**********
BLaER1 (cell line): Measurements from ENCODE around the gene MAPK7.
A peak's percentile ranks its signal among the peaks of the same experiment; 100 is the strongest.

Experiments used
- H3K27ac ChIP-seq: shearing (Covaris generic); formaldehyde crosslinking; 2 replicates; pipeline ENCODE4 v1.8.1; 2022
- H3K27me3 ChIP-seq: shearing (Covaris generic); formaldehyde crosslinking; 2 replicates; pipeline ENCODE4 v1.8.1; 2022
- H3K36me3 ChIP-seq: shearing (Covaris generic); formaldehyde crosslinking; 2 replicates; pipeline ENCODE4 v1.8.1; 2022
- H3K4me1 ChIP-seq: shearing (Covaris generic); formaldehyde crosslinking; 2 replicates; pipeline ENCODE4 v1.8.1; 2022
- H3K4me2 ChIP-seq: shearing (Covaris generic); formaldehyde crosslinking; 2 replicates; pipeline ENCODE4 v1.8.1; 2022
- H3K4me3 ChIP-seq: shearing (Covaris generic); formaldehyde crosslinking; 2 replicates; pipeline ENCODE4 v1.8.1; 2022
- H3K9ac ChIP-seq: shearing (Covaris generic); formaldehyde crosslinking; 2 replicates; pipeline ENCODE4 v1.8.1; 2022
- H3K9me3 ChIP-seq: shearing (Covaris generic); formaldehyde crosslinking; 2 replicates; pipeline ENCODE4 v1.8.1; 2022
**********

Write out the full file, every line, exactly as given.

BLaER1 (cell line): Measurements from ENCODE around the gene MAPK7.
A peak's percentile ranks its signal among the peaks of the same experiment; 100 is the strongest.

Experiments used
- H3K27ac ChIP-seq: shearing (Covaris generic); formaldehyde crosslinking; 2 replicates; pipeline ENCODE4 v1.8.1; 2022
- H3K27me3 ChIP-seq: shearing (Covaris generic); formaldehyde crosslinking; 2 replicates; pipeline ENCODE4 v1.8.1; 2022
- H3K36me3 ChIP-seq: shearing (Covaris generic); formaldehyde crosslinking; 2 replicates; pipeline ENCODE4 v1.8.1; 2022
- H3K4me1 ChIP-seq: shearing (Covaris generic); formaldehyde crosslinking; 2 replicates; pipeline ENCODE4 v1.8.1; 2022
- H3K4me2 ChIP-seq: shearing (Covaris generic); formaldehyde crosslinking; 2 replicates; pipeline ENCODE4 v1.8.1; 2022
- H3K4me3 ChIP-seq: shearing (Covaris generic); formaldehyde crosslinking; 2 replicates; pipeline ENCODE4 v1.8.1; 2022
- H3K9ac ChIP-seq: shearing (Covaris generic); formaldehyde crosslinking; 2 replicates; pipeline ENCODE4 v1.8.1; 2022
- H3K9me3 ChIP-seq: shearing (Covaris generic); formaldehyde crosslinking; 2 replicates; pipeline ENCODE4 v1.8.1; 2022